Thanks for the Dalai Lama’s link, Jennifer. 🙂

    1. Thanks Cynthia for sharing this insight, that studying creation is a kind of worship. Appreciation of nature is a kind of love. I was surprised to see the Dalai Lama statement here, but he has to assert himself before the time comes to move on it seems.

  2. There is no conflict between science and spirituality for those who practice the convergence of the two. You don’t have to go far ~ Jennifer (the author of this blog) won’t tell you ~ so I will. She herself practices the convergence.

    You don’t have to believe me. Just read her interview on my blog 🙂
    http://bit.ly/jjbrown-in

    As for the Dalai Lama and reincarnation ~ yes, I believe he can choose his future at any moment. All enlightened souls can ~ and he definitely is one.

    Kumud

    1. Thanks Kumud, if there were ever a reason to think enlightenment was the place to be, chosing your own future at any time would be it. What a tremendous freedom. I enjoyed interviewing with you on science at spirituality at your blog, and the discussions with readers afterwards.

  3. Congratulation for your new book.
    Your post reminds me of the words of Rabelais “Science without conscience is but the ruin of the Soul”
    Why do Modern Science isolate us from our soul?

    About convergence, there is a good article by Hussein Nasr : “Spirituality and Science, Convergence or divergence?”
    It can be read at : http://www.worldwisdom.com/public/viewpdf/default.aspx?article-title=Spirituality_and_Science_Convergence_or_Divergence_by_SH_Nasr.pdf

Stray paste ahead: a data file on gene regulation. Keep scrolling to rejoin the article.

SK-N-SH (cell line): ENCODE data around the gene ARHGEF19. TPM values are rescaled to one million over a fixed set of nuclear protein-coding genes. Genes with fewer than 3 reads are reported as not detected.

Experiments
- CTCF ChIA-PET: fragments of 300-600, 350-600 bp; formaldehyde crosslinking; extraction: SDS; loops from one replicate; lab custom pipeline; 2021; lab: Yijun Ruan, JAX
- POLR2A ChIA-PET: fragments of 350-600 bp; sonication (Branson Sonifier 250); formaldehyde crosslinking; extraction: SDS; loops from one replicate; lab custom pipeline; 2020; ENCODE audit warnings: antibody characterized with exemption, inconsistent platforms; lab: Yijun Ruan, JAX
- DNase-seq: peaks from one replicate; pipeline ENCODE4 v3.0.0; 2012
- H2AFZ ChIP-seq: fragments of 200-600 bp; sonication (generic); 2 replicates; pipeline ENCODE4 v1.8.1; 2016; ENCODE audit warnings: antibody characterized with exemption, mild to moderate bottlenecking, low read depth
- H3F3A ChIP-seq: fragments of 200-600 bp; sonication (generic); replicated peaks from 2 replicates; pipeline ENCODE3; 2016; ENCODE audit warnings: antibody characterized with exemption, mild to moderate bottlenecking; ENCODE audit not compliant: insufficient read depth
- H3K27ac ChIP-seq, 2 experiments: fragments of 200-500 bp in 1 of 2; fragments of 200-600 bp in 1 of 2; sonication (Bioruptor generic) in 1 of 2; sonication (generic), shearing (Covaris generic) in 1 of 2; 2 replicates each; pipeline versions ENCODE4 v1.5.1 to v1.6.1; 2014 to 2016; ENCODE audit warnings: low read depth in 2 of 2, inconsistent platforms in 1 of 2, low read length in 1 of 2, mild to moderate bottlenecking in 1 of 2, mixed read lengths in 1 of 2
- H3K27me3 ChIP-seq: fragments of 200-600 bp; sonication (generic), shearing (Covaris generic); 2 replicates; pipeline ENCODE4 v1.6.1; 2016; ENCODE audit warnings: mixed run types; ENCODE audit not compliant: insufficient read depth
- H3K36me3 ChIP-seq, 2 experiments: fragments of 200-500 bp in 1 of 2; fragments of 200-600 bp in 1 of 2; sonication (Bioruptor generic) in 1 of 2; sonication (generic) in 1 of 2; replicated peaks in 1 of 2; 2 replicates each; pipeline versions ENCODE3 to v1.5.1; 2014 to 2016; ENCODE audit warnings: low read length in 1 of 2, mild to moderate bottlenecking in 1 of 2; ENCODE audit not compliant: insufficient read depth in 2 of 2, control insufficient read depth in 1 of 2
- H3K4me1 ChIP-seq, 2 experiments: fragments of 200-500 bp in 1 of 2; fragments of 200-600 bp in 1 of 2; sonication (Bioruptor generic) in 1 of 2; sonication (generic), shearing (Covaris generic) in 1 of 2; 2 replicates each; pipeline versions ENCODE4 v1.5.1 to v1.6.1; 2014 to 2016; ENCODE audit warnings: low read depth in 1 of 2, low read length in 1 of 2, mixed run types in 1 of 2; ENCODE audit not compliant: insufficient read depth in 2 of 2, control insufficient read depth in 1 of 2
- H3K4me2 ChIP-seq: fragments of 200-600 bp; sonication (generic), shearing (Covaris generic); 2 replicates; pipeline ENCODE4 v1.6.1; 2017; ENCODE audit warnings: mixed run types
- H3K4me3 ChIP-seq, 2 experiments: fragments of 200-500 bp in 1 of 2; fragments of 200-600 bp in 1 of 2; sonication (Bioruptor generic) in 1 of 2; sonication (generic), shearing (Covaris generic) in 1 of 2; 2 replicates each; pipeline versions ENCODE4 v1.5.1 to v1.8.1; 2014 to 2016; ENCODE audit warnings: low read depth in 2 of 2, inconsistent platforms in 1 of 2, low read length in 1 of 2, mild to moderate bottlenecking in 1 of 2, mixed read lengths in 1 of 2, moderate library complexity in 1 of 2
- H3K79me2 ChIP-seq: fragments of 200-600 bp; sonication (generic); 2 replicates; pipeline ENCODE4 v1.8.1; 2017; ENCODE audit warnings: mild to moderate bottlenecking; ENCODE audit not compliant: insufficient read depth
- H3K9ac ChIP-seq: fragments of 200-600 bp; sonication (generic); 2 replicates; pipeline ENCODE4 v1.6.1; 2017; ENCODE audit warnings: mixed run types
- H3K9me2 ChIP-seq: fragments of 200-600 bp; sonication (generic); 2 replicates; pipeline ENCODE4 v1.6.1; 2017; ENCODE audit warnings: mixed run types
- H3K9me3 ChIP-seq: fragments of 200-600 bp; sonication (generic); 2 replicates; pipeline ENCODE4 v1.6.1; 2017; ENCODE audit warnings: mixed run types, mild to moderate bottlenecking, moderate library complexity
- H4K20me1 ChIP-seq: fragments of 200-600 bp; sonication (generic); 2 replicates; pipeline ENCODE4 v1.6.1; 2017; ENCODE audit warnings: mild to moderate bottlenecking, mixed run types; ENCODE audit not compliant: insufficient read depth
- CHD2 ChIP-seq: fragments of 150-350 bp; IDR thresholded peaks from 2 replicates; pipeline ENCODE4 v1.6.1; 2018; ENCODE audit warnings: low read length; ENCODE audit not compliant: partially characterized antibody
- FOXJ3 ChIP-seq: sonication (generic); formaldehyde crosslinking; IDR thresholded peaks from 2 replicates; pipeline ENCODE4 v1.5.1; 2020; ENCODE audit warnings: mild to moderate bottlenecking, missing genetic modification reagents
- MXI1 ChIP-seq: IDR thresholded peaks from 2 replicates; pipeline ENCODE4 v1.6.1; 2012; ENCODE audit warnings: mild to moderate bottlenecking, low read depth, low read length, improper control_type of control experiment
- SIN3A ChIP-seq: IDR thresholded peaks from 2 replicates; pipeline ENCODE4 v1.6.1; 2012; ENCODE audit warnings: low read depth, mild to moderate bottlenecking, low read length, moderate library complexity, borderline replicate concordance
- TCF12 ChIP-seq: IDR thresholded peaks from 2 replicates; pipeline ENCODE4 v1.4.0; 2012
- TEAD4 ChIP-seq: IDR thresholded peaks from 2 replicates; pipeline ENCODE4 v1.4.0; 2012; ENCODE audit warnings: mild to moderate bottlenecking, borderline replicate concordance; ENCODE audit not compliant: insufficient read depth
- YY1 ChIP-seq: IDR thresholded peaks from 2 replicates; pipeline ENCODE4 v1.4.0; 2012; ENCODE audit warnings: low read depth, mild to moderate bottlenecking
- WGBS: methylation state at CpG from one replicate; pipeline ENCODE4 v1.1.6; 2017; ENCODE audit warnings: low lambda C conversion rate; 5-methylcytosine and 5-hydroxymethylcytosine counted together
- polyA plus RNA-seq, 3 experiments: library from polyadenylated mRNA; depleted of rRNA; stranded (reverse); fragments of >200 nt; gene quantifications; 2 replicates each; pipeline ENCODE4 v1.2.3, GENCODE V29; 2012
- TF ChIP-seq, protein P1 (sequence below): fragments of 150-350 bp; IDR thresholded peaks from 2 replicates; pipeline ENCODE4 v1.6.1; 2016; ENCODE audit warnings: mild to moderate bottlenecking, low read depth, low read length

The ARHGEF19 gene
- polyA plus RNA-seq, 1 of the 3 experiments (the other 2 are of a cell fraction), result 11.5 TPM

Convergence seems to lead to a new sacred science…

    1. Thank you for these new references, and the wise words of Rabelias–so true. If science were taught along with ethics or social responsibility, it would be a good start. I look forward to reading the new citations here.

  4. Jennifer, your account of the present Dalai Lama’s book led me to an online search where I found a September 18, 2005 review of it by George Johnson writing in The New York Times (Books) .

    In your post you wrote about two “c” words: conscience and compassion. The Dalai Lama’s subtitle is “The Convergence of Science and Spirituality,” which includes yet another important “c” word. Furthermore, Johnson wrote in his review that the book offers “…a compassionate and clearheaded account by a religious leader who not only respects science, but, for the most part, embraces it.”

    Your questions, (paraphrased by me), “What is science without conscience?” and “What is passion without compassion?” prompt me to think about their “convergence.”

    1. Barbara thanks for bringing up the idea of convergence here. It’s always more intereseting to me to look for what we have in common, than what separates us, more comforting as well. Science and spirituality have so much in common, as if looking at the same thing through two lenses.